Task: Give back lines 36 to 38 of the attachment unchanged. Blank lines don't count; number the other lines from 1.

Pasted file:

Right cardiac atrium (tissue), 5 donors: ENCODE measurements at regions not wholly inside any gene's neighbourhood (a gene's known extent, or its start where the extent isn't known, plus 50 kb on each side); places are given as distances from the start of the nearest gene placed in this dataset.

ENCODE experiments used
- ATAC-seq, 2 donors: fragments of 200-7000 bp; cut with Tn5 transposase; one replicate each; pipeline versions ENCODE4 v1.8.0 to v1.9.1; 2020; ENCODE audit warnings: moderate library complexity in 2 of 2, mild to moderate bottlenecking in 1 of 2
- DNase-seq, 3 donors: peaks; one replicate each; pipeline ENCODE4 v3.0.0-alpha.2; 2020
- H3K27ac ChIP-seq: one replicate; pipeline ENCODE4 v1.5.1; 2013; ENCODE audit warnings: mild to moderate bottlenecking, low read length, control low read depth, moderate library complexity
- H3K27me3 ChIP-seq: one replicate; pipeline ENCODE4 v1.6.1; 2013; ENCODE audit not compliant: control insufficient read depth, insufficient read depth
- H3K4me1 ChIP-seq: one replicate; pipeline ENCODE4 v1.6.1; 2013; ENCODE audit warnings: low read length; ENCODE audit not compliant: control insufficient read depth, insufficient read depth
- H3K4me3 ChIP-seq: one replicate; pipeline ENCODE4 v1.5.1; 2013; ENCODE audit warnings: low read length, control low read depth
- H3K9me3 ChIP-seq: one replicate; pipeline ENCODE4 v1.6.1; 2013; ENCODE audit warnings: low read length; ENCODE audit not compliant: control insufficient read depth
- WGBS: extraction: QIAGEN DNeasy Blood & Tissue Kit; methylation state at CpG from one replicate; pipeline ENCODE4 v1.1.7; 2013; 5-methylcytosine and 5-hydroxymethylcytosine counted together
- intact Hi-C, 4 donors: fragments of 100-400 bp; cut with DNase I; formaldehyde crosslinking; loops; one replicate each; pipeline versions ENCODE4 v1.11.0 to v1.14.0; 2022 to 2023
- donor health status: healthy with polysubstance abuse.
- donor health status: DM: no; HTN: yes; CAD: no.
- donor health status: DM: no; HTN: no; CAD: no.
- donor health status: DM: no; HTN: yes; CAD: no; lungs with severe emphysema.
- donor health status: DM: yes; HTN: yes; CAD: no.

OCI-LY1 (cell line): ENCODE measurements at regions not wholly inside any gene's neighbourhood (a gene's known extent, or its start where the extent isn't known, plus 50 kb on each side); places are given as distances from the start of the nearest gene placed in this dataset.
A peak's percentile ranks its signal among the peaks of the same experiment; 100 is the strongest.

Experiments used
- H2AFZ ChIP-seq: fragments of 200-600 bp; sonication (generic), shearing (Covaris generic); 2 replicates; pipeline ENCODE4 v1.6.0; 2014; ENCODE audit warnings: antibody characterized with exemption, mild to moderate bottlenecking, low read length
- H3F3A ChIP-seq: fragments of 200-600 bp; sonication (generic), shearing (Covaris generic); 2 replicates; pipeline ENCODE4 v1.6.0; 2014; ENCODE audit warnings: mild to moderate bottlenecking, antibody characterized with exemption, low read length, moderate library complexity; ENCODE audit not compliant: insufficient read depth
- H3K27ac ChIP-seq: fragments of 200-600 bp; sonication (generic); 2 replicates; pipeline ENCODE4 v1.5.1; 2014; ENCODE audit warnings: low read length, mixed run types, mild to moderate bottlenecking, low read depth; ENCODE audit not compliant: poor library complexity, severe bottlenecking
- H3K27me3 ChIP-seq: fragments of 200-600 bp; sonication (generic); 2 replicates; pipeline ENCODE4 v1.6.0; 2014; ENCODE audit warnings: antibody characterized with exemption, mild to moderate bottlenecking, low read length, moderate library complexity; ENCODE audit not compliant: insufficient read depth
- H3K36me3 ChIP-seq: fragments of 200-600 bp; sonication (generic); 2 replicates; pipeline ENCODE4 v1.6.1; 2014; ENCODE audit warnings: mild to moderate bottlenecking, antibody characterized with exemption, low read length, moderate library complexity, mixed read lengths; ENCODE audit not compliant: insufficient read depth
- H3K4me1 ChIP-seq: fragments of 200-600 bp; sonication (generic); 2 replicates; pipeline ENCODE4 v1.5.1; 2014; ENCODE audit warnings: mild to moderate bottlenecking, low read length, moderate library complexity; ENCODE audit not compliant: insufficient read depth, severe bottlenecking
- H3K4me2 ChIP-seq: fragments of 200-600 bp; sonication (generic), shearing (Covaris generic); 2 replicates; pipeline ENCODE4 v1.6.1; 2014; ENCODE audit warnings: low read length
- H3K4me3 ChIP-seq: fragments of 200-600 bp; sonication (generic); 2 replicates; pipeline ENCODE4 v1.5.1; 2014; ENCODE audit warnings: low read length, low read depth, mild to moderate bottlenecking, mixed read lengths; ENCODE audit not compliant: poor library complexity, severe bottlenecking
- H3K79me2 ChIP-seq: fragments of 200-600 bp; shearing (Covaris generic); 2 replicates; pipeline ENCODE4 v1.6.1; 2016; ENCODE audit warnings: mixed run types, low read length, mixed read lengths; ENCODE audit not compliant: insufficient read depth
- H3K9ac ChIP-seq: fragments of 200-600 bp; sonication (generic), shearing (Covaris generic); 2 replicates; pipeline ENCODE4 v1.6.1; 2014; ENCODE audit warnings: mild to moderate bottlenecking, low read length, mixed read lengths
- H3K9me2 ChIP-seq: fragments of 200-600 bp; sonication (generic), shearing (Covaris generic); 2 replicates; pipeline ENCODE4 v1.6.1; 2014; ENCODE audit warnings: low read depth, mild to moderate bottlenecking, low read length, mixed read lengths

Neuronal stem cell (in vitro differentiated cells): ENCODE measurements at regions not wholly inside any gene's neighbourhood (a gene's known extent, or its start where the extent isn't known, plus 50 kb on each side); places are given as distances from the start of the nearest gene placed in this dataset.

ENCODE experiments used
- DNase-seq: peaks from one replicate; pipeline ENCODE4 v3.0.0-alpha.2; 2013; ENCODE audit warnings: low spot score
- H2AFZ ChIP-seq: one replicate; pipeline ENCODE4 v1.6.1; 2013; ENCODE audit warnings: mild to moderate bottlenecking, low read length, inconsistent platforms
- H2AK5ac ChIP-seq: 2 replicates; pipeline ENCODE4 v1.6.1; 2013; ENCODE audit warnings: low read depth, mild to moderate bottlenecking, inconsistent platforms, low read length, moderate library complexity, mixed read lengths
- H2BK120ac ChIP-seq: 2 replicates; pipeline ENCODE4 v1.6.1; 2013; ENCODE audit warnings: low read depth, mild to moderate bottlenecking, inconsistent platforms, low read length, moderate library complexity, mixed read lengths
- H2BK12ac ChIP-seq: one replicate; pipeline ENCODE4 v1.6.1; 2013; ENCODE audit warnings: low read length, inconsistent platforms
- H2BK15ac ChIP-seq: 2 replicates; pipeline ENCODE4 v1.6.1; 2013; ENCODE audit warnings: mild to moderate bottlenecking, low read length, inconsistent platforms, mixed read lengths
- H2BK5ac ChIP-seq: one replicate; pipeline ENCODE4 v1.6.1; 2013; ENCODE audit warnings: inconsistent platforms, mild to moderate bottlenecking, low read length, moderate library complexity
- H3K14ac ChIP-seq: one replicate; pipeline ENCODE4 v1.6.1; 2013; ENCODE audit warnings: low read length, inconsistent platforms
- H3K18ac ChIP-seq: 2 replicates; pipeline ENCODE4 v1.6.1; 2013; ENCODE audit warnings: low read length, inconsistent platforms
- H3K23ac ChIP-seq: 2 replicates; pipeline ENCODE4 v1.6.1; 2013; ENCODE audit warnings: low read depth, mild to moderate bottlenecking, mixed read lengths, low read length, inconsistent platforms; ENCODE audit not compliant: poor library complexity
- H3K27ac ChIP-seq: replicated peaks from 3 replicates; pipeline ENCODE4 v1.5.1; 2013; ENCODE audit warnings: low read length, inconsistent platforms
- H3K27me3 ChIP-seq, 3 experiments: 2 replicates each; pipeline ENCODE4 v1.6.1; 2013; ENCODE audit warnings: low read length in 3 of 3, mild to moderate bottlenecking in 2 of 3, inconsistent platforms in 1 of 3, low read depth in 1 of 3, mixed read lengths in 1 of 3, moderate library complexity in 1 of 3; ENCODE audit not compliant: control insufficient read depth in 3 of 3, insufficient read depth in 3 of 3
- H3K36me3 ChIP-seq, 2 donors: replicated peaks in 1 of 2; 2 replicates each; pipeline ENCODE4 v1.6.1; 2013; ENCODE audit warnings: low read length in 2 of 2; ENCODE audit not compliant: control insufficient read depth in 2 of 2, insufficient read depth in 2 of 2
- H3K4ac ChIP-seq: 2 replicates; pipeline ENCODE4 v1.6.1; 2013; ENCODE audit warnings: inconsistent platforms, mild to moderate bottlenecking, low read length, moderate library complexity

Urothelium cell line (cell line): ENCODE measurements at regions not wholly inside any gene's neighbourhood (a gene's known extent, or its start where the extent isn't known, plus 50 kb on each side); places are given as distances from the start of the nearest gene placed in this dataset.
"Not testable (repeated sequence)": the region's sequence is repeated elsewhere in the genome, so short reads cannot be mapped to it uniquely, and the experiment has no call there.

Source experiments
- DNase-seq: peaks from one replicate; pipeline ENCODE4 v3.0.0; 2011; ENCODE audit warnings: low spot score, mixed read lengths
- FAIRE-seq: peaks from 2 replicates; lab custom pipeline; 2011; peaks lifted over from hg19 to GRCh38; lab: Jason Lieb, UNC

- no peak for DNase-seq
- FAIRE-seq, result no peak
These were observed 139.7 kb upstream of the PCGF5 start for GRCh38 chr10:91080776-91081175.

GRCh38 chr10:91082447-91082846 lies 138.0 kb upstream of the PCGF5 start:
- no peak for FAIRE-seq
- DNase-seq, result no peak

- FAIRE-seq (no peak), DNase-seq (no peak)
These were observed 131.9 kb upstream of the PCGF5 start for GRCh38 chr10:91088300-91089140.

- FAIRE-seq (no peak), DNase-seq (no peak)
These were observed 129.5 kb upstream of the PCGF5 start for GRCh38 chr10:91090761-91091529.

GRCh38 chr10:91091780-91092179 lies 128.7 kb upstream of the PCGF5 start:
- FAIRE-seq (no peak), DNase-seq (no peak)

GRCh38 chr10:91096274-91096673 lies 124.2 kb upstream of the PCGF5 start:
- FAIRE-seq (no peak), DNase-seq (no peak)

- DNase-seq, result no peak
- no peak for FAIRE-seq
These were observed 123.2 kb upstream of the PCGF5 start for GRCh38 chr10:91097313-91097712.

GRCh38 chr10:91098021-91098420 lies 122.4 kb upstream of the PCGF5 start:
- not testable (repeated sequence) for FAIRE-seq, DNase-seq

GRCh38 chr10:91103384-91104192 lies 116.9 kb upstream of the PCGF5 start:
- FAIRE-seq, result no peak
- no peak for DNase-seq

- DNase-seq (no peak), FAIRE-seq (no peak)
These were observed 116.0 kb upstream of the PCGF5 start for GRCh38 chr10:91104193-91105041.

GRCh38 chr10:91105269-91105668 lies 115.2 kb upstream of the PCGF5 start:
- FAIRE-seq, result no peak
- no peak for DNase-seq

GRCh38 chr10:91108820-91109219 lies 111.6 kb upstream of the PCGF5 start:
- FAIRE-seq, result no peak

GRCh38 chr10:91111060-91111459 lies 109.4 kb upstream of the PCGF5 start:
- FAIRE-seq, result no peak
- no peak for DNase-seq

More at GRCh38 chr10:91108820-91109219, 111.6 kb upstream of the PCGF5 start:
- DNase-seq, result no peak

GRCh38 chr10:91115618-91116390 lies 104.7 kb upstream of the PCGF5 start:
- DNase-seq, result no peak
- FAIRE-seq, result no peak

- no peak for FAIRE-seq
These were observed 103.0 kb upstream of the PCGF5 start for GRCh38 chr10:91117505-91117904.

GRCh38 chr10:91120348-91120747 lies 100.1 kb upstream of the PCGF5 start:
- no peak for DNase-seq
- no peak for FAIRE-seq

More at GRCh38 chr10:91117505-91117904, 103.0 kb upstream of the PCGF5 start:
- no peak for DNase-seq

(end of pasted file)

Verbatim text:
- H2BK120ac ChIP-seq: 2 replicates; pipeline ENCODE4 v1.6.1; 2013; ENCODE audit warnings: low read depth, mild to moderate bottlenecking, inconsistent platforms, low read length, moderate library complexity, mixed read lengths
- H2BK12ac ChIP-seq: one replicate; pipeline ENCODE4 v1.6.1; 2013; ENCODE audit warnings: low read length, inconsistent platforms
- H2BK15ac ChIP-seq: 2 replicates; pipeline ENCODE4 v1.6.1; 2013; ENCODE audit warnings: mild to moderate bottlenecking, low read length, inconsistent platforms, mixed read lengths